onload or time to fully loaded.
Please note these are my live notes and were published immediately after the presentation. Hopefully I’ll have a chance to clean up them up at some point in the future.
Presentation bottom-line: Coming ASAP.
dynaTrace was founded in Austria five years ago. Headquarters in Boston. Started on the server-side. Large clients moving to Web 2.0, so developed dynaTrace Ajax Edition as a free tool. Version 2.0 is in beta, but that is the one that should be downloaded.
Currently works with IE 6, 7 and 8 exclusively. Will hopefully support FF by the end of the year.
Eclipse RPC application. Can set run-time configurations. DAE will launch browser for you. Will replace IE logo in upper left corner. This is how you know it’s the session window. Installs two add-ons to IE.
Jeans page for Sears took 13-14 seconds from Keynote. Sears unable to reproduce (4 secs). Keynotes uses IE 7 for monitoring, Sears uses IE 8 internally. Accounted for the discrepancy.
blog.dynatrace.com, where Andreas collects these stories.
After collecting data, can switch back to DAE. At top left (under browsers) is the live session. DAE shows all the URLs. Also does ranking like PageSpeed.. Can upload your rankings to ShowSlow
- Browser caching performance rank
- Network request performance rank
- Server-Side performance rank
Tabbed interface to each of these ranks. Rank pages provide suggestions similar to PageSpeed and links to dynaTrace’s best practices techniques (also Google and Yahoo!). These are the standard things that most of the service providers do.
The JS tab is where the magic is. Profiler. Shows JS calls, invocations and total time (in ms).
The jQuery class selector is really bad in IE 6 and 7. A little bit better in IE 8. Profile highlights jQuery calls with yellow arrow. Most of the time is spent using jQuery class lookups. If have to do jQuery class selectors, faster to use a tag qualifier:
element.className instead of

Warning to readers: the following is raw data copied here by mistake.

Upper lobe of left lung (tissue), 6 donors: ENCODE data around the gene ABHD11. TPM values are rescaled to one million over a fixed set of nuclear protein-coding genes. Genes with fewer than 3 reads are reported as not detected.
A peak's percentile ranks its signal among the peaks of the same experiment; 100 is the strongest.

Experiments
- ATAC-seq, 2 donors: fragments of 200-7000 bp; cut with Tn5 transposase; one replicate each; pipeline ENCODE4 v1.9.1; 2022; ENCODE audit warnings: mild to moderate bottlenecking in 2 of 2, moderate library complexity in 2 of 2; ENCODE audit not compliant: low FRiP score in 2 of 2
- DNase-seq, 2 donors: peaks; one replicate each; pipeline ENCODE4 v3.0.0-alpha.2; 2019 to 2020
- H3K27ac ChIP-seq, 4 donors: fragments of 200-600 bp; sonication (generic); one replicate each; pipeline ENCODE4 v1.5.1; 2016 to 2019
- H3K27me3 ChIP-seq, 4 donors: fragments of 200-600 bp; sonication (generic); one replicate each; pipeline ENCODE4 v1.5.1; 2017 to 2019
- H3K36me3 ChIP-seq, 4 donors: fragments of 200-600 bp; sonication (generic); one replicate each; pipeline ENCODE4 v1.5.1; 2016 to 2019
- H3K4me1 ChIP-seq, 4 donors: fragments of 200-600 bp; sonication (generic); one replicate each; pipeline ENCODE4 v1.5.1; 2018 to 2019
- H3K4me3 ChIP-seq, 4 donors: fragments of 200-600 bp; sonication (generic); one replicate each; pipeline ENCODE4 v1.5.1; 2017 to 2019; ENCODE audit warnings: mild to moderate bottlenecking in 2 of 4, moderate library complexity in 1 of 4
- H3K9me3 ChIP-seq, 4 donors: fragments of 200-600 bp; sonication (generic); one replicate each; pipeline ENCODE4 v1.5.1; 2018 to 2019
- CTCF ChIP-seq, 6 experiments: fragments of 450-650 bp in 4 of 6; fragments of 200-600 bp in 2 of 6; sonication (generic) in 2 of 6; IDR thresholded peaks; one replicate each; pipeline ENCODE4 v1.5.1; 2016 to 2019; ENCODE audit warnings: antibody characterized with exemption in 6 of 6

The more DOM elements and the deeper the nesting, the more expensive the call. If there will be multiple look-ups for the same selector, cache the nodelist in a variable.
These are the keys to IE performance.
The profiler also includes back traces and forward traces. Can really dig down and see what exact calls and the actual JS script that is taking the most time.
The DAE timeline isn’t a network waterfall, but it shows you how long the JS execution took and how long the rendering took. Timeline is color-coded and has nice zoom features. If you double click on a timeline block, will get the pure execution path (“purepaths”). DAE captures the entire trace, which is far more than most profilers.
Everything yellow is DOM. Arrow to left, retrieving property. Arrow down is a method call. To keep the overhead low, doesn’t capture the method arguments and return values by default. If need it, can be turned on.
Various times: duration, JS, total, exec. Duration is the total time in asynchronous path, JS ???, total time is time spent in synchronous path, exec time that was exclusively spent executing. If the time is large, but the exec is low, then need to drill down into the sub-methods called by the original method.
Turns out that manually drilling down is doable, but the tedious way. When click on a node, the contributor node window will show all the contributing methods and can sort by most expensive of calls (sometimes 1,000s of calls). When you get low enough, will probably hit jQuery. The middle window shows the entire stack trace, so easy to move back up to find the call you made that caused the bad performance.
Cannot see into Flash, but can get the network time, rendering time and CPU usage. When you start to use the Flash object, though, it’s invisible unless it downloads more network content or interacts with the HTML page/JS.
In question and answer, turns out that to run DAE for IE and Firefox and to compare them, you’ll have to pay for it. Otherwise it will only support one browser.
Integration with Selenium.
To do a side-by-side comparison, either copy (easy to do) and paste into Excel or else open two performance report tabs and manually bounce between them. To automate it, there’s the commercial solution.
When the browser closes, the live session is moved to the stored sessions. Session name will default to the runtime config, but can re renamed via a right-click.
Can right-click on the timeline and easily access a number of different drill-downs.
Due to limited number of network connections, there can be a wait time before an asset can be downloaded. DAE shows that as well.
By default, doesn’t capture images. Captures the URL and uses a browser component to go out and retrieve it from the web. Captures all HTML, JS and CSS. However, can specify additional MIME types you want captured.
How were they able to capture all this information? A lot of reverse engineering of IE. The rendering information isn’t as detailed as the JS; more difficult to reverse engineer.
Uses a high-precision timer (also used on their server-side product).
In code view, the code is automatically un-minimized.